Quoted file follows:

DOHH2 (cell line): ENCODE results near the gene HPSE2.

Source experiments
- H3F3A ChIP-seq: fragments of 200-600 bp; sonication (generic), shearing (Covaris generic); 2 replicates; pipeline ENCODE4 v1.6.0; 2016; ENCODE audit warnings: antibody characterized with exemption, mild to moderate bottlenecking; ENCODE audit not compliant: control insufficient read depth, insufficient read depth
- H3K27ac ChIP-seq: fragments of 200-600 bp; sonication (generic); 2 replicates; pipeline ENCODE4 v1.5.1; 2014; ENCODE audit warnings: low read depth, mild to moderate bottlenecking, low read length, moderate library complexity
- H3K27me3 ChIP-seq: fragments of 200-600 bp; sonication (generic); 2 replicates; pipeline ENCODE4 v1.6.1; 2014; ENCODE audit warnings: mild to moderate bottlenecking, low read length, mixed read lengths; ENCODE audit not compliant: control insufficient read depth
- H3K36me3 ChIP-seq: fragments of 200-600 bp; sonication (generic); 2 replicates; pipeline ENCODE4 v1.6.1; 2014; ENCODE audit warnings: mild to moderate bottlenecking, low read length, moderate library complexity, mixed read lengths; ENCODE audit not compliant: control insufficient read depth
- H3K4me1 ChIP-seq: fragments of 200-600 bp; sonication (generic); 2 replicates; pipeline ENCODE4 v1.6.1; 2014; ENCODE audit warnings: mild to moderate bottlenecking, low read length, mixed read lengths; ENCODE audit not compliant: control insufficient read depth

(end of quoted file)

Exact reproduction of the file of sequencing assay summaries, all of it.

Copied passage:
DOHH2 (cell line): ENCODE results near the gene HPSE2.

Source experiments
- H3F3A ChIP-seq: fragments of 200-600 bp; sonication (generic), shearing (Covaris generic); 2 replicates; pipeline ENCODE4 v1.6.0; 2016; ENCODE audit warnings: antibody characterized with exemption, mild to moderate bottlenecking; ENCODE audit not compliant: control insufficient read depth, insufficient read depth
- H3K27ac ChIP-seq: fragments of 200-600 bp; sonication (generic); 2 replicates; pipeline ENCODE4 v1.5.1; 2014; ENCODE audit warnings: low read depth, mild to moderate bottlenecking, low read length, moderate library complexity
- H3K27me3 ChIP-seq: fragments of 200-600 bp; sonication (generic); 2 replicates; pipeline ENCODE4 v1.6.1; 2014; ENCODE audit warnings: mild to moderate bottlenecking, low read length, mixed read lengths; ENCODE audit not compliant: control insufficient read depth
- H3K36me3 ChIP-seq: fragments of 200-600 bp; sonication (generic); 2 replicates; pipeline ENCODE4 v1.6.1; 2014; ENCODE audit warnings: mild to moderate bottlenecking, low read length, moderate library complexity, mixed read lengths; ENCODE audit not compliant: control insufficient read depth
- H3K4me1 ChIP-seq: fragments of 200-600 bp; sonication (generic); 2 replicates; pipeline ENCODE4 v1.6.1; 2014; ENCODE audit warnings: mild to moderate bottlenecking, low read length, mixed read lengths; ENCODE audit not compliant: control insufficient read depth